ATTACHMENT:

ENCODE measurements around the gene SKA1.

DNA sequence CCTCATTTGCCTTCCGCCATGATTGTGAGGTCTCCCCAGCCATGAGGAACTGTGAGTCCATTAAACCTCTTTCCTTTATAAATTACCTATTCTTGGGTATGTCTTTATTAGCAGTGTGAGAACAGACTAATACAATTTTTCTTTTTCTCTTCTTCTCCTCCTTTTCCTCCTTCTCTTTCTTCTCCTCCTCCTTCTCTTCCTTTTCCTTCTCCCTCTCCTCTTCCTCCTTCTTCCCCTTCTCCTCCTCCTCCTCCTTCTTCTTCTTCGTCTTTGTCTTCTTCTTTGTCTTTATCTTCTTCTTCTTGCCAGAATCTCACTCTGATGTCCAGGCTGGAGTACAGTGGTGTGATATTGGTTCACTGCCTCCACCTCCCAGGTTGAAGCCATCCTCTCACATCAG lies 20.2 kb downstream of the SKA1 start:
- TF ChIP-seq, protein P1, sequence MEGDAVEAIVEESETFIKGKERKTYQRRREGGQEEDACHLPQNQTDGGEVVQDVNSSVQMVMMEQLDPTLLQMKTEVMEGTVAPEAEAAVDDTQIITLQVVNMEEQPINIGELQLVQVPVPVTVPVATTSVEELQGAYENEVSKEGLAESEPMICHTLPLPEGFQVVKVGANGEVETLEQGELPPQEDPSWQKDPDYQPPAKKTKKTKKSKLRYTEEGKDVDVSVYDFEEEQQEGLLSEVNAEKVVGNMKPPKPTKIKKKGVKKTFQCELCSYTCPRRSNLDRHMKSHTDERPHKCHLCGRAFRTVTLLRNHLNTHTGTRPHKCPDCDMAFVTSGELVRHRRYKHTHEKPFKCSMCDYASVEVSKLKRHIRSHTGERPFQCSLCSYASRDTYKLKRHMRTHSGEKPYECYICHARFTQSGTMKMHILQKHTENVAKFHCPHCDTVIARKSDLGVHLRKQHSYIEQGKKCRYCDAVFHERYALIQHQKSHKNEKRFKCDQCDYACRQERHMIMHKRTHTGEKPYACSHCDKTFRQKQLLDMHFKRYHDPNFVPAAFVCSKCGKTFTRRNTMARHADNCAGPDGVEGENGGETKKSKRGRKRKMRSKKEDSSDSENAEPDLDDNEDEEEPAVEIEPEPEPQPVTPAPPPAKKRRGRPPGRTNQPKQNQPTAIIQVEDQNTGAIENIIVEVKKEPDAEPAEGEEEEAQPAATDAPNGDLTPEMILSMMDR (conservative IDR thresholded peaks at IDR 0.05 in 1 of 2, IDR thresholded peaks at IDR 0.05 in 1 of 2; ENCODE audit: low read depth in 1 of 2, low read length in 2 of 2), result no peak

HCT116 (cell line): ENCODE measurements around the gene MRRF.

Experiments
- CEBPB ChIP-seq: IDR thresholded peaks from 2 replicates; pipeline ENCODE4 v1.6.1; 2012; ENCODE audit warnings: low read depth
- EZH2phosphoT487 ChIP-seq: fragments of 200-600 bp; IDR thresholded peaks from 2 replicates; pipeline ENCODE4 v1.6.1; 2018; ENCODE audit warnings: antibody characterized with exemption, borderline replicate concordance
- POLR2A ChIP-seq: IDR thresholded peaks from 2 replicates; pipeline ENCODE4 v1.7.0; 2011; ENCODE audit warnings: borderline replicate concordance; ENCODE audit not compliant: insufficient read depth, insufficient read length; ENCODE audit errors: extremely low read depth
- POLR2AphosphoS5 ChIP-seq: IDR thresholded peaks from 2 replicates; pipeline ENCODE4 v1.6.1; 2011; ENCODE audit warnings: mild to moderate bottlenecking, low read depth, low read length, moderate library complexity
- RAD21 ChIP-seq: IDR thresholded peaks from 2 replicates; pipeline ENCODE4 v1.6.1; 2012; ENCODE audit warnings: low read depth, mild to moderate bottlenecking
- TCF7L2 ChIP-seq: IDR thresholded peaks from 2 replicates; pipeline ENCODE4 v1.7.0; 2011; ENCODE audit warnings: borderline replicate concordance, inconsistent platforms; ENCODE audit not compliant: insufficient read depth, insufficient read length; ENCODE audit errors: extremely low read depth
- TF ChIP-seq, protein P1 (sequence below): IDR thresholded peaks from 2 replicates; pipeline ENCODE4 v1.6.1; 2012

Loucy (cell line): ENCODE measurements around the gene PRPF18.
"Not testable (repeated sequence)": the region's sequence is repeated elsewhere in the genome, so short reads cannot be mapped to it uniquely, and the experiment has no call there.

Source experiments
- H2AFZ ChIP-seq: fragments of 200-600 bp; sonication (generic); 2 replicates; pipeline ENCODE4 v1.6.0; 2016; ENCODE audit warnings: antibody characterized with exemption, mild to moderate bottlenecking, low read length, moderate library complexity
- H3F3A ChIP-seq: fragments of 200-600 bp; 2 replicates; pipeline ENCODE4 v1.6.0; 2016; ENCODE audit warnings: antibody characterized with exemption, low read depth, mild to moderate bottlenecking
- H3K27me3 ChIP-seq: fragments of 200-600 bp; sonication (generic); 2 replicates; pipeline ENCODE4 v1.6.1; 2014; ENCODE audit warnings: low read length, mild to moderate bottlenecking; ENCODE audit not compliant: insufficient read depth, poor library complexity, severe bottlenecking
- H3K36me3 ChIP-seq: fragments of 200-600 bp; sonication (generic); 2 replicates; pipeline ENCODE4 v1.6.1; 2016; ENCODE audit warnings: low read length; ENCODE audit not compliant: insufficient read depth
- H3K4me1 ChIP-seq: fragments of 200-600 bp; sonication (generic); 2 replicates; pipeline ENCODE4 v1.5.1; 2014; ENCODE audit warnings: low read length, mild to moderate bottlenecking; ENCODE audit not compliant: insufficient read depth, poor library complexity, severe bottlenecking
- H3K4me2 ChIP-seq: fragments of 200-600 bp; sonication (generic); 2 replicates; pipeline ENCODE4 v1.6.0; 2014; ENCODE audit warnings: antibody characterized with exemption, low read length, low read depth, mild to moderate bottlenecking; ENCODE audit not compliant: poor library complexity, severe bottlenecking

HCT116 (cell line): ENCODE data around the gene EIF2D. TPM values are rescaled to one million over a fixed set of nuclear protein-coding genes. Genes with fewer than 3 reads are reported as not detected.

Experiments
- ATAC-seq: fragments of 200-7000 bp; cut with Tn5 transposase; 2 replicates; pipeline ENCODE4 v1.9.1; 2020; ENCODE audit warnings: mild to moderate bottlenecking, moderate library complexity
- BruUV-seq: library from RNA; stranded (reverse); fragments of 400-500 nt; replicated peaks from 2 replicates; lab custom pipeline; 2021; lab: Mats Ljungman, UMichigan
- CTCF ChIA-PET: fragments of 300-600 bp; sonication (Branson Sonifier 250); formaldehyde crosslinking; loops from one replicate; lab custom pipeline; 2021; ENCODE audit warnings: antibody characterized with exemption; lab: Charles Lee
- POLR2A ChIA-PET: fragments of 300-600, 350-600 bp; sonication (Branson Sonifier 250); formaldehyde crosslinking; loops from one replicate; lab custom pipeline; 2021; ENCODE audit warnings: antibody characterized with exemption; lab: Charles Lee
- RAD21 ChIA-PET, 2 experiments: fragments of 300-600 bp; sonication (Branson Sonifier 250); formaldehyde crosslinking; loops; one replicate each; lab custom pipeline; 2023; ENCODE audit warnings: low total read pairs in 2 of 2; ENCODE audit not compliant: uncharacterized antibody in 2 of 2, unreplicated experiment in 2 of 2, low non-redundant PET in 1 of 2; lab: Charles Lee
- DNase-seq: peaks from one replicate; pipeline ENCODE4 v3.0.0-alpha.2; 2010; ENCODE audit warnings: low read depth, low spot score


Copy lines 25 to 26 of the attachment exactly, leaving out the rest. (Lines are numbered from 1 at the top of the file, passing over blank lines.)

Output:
- BruUV-seq: library from RNA; stranded (reverse); fragments of 400-500 nt; replicated peaks from 2 replicates; lab custom pipeline; 2021; lab: Mats Ljungman, UMichigan
- CTCF ChIA-PET: fragments of 300-600 bp; sonication (Branson Sonifier 250); formaldehyde crosslinking; loops from one replicate; lab custom pipeline; 2021; ENCODE audit warnings: antibody characterized with exemption; lab: Charles Lee